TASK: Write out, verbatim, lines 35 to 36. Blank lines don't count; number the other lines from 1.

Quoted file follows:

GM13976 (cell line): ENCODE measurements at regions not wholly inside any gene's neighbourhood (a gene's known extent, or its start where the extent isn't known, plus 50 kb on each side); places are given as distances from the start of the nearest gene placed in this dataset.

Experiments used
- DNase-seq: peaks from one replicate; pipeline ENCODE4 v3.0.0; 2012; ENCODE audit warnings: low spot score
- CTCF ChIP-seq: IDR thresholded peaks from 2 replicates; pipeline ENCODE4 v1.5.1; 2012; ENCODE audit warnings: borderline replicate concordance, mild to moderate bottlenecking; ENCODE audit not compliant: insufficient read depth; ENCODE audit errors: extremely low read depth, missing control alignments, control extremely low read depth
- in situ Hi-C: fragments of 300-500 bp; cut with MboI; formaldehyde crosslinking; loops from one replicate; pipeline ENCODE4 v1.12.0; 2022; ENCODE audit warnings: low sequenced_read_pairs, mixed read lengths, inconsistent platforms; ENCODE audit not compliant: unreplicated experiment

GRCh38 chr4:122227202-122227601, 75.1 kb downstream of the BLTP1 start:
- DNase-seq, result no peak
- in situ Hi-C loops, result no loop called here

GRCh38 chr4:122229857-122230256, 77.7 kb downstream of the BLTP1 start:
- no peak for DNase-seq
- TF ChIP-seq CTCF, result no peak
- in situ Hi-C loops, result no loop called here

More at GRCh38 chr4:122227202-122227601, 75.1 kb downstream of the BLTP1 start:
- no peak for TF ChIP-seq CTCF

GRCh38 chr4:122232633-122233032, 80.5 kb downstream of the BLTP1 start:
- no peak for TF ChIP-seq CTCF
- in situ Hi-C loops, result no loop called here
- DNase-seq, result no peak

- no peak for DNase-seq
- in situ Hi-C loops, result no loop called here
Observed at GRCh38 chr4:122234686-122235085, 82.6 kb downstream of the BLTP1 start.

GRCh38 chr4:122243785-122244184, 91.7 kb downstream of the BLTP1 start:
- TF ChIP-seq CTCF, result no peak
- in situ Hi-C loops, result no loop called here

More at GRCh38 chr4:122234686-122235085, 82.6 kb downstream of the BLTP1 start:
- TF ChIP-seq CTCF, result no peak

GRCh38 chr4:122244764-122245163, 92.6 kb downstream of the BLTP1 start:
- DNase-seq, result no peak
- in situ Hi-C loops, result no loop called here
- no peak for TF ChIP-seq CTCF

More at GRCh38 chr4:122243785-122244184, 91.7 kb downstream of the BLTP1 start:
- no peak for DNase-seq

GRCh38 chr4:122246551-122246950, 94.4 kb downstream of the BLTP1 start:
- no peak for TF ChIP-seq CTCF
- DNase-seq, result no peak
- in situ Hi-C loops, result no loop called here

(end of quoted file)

- DNase-seq, result no peak
- in situ Hi-C loops, result no loop called here